Who doesn’t want to be in a movie? OK, maybe you don’t want to be a movie star, but perhaps you want to be a writer, a director, or design the set or costumes? Maybe you just have information that you’d love to share.
Last spring, I shared a new way of creating videos with my elementary students. With the discovery of iMovie Trailers the classroom became a buzz of activity. With a little planning on a storyboard, they began to gather props and plot their actions.
With iMovie Trailers, very little writing is required: this eliminates a lot of time consuming script writing and memorizing of lines, but does demand that they use their words strategically to get the message across with a minimum of text and strategic use of visuals. Thinking about what the whole story might be, and selecting only the snippets that will give the audience the gist of the big picture requires them to apply higher-level thinking skills (analyze, evaluate, synthesize) in an engaging task.
With easy editing and flexible media use, iMovie Trailers are a great tool for the classroom. One of the first decisions is to select from a variety of templates that include opening graphics, transitions, and even music to fit the theme or mood. You don’t even HAVE to use video; photos will work and trailers automatically use the Ken Burns effect. So, with iPads in hand, groups of 3 – 5 students found the perfect theme, collected their props and costumes, found locations and began filming. Filming can be done on the spot with the iPad, so it’s easy to take a new shot for a recording that doesn’t quite work.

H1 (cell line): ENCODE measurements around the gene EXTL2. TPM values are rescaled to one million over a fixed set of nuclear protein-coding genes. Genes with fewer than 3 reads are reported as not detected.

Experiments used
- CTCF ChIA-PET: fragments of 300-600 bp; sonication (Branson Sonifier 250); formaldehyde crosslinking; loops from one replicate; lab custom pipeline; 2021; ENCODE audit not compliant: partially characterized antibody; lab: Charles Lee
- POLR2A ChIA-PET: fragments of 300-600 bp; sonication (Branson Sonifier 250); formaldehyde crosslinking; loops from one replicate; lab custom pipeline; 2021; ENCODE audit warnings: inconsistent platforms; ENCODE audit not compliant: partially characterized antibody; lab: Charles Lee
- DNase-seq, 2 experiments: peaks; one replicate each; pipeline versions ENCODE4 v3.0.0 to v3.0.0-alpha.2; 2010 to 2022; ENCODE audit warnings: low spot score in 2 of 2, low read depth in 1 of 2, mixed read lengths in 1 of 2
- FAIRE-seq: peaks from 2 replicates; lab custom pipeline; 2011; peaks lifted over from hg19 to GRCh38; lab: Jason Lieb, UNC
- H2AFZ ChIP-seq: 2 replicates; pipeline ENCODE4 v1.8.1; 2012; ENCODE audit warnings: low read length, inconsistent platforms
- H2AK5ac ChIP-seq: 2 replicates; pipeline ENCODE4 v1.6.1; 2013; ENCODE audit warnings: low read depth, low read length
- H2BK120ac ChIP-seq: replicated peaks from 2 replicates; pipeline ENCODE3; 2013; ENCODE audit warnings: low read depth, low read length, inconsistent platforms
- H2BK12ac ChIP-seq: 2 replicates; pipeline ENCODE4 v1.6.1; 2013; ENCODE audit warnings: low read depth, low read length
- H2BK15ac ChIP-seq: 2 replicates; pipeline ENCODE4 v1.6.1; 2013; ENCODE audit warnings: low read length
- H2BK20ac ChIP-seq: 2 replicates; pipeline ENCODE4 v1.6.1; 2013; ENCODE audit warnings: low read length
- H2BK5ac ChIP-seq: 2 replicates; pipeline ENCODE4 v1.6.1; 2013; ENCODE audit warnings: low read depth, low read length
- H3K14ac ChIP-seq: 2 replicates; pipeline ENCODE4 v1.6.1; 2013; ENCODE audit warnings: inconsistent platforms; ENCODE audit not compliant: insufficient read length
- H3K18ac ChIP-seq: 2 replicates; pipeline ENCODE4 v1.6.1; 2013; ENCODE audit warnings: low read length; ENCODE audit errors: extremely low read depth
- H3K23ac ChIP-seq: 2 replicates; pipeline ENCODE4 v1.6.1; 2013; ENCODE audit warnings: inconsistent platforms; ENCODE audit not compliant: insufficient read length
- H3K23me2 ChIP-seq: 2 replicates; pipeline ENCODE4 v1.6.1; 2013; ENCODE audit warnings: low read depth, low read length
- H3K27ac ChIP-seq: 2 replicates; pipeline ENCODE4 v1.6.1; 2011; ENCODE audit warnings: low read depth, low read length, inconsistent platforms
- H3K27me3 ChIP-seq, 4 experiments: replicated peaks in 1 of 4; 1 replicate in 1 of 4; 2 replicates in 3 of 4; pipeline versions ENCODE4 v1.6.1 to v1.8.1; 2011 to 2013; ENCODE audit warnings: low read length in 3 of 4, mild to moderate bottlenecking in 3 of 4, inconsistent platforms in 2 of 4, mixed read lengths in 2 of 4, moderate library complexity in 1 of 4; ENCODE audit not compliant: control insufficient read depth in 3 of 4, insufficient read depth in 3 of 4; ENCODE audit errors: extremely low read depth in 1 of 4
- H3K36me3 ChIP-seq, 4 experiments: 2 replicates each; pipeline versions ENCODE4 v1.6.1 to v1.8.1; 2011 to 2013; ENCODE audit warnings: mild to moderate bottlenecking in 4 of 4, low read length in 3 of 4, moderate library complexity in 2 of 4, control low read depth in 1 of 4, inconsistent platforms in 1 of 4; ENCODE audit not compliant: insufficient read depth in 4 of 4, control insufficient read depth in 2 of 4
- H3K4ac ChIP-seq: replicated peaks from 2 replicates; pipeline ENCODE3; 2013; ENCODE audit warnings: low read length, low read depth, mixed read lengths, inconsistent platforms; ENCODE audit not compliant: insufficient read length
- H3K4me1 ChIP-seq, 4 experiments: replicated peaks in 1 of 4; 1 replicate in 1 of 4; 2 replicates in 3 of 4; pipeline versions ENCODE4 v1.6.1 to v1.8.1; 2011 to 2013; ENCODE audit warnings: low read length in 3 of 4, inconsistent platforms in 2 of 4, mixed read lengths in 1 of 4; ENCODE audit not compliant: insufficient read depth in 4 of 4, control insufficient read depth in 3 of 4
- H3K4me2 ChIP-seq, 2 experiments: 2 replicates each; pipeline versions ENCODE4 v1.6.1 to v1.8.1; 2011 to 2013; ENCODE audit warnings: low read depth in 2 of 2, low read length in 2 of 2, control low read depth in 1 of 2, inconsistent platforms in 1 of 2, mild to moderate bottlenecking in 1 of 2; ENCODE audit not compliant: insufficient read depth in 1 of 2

While I encouraged creativity in developing a story for this project, iMovie Trailers can also be used to illustrate a concept in a content area, to introduce a subject or unit to students, or to highlight your summer vacation. I’ve even noticed some recent Ford commercials that are designed like movie trailers. All in all, it’s a versatile tool.
Trailers are available as part of the free iMovie app on the iPad, or iMovie on the Mac. Similar effects could be developed through other tools, but it’s the easiest I’ve seen by far. I developed a LiveBinder that includes samples of already created iMovie Trailers, including some my own students created. You’ll also find some printable storyboards that others have shared and that will help students with planning their text and shots.
And finally, you don’t have to be an expert at iMovie or iMovie Trailers to open this up to your students. They’ll be able to teach YOU how in just a few minutes. I hope you’ll give it a try! And be sure to share your results with the rest of us on our NAGC Computers and Technology Facebook Page or Tweet with the #NAGCtech hashtag.
See you in the movies!